Anyway – I’m writing now to thank you, Miranda, for your brave and articulate perspective. My hubz-to-be and I have encountered what feels like an avalanche of opposition, primarily from his immediate family, regarding our engagement and yet-unplanned wedding (unplanned due to the enormous amount of emotional attention that this unexpected family drama has required).

    What I’ve been learning more and more every day is just what you wrote – wedding or not, drama or not, family or not, I just want to “be with” him. Another thing I never realized before, which has been reiterated time and again on APW, is the importance of support. I literally tear up sometimes when someone congratulates me on my engagement, even in a shallow or passing way; being supported and celebrated is so, so sweet, particularly in the midst of surprisingly disappointing loved ones. I can only imagine that you and Dulcea know that feeling yourselves.

    So! Thanks for the post, Miranda; thanks for posting her post, Meg; and thanks for the wisdom, support, and sassiness, APW :)

  • First, let me just say that it’s just plain uncanny how these posts show up at the *exact* right time.
    The last week or so has been totally sh*tty. It was only the second week in the semester, and yet I managed to contract the mother of all viruses.(why do the freshman always bring the plague with them?) Missed an entire week of classes. When I finally felt halfway decent, I joyfully drove to see my fiancé, only to feel ignored and disrespected. I was in a low place. And I was shocked, really. Because my fiancé has NEVER acted this way in the four years we’ve been together. I felt like I was in the room with a stranger. Maybe it was the shock, my weakened physical state, or the anti-viral meds doing a number on my brain, but something in me snapped. I left my engagement ring and a note on his dresser and drove home before he woke up.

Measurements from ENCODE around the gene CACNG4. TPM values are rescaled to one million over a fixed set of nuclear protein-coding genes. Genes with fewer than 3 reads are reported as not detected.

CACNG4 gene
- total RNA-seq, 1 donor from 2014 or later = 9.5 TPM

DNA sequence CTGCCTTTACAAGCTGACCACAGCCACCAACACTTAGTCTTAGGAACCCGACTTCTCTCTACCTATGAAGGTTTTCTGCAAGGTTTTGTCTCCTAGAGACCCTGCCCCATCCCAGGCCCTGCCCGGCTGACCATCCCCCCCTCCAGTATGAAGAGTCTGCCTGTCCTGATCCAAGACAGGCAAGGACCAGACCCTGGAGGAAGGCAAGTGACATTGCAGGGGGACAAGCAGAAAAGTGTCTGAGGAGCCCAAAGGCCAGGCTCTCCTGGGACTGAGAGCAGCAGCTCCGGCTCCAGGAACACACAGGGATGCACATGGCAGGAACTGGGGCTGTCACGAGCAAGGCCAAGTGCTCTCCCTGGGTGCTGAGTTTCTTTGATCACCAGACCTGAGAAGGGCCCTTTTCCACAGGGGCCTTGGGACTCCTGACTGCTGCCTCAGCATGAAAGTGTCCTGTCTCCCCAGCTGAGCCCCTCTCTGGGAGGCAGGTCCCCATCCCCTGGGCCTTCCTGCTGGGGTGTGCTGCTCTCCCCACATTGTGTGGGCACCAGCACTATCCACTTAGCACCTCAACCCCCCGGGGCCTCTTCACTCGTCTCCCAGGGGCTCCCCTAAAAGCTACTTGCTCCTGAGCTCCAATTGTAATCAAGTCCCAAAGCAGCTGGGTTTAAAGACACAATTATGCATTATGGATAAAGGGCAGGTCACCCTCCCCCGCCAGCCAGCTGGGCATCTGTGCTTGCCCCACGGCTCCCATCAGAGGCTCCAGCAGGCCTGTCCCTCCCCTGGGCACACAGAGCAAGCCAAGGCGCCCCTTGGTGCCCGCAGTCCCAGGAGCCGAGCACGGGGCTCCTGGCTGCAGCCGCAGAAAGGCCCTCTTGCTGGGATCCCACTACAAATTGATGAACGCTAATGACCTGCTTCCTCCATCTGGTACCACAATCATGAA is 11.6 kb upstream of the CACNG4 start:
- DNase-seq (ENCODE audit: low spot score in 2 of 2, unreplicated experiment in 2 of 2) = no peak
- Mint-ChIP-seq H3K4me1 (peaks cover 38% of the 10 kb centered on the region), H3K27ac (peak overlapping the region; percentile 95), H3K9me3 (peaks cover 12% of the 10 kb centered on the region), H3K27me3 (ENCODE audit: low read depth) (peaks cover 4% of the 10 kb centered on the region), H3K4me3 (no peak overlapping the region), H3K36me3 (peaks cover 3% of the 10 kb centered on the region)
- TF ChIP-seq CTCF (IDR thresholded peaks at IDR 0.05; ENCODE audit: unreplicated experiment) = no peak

All day Saturday and Sunday, I was miserable. I was angry, I was scared, I was sorry, and I was panicked. It was possibly the worst 48 hours of my life. But, as is usually the case, we were both blowing things way out of proportion. And after much soul searching and tears, we are both much more aware of the truth we’ve been ignoring: Life can be shitty and unforgiving. The future can be scary. Our burdens are heavy…and playing superman (or woman) is a bad long-term strategy.
    So we reaffirmed our commitment to each other, the promise to be each other’s safe haven and home, the promise to struggle and grow together, to be each other’s family. Because the wedding doesn’t matter; our commitment is what matters.
    And that’s a good thing, since wedding planning has come to a grinding halt while we wait for this whole Medical school/student loans/income/financial future mess to sort itself out. Good thing we have each other.

    • meg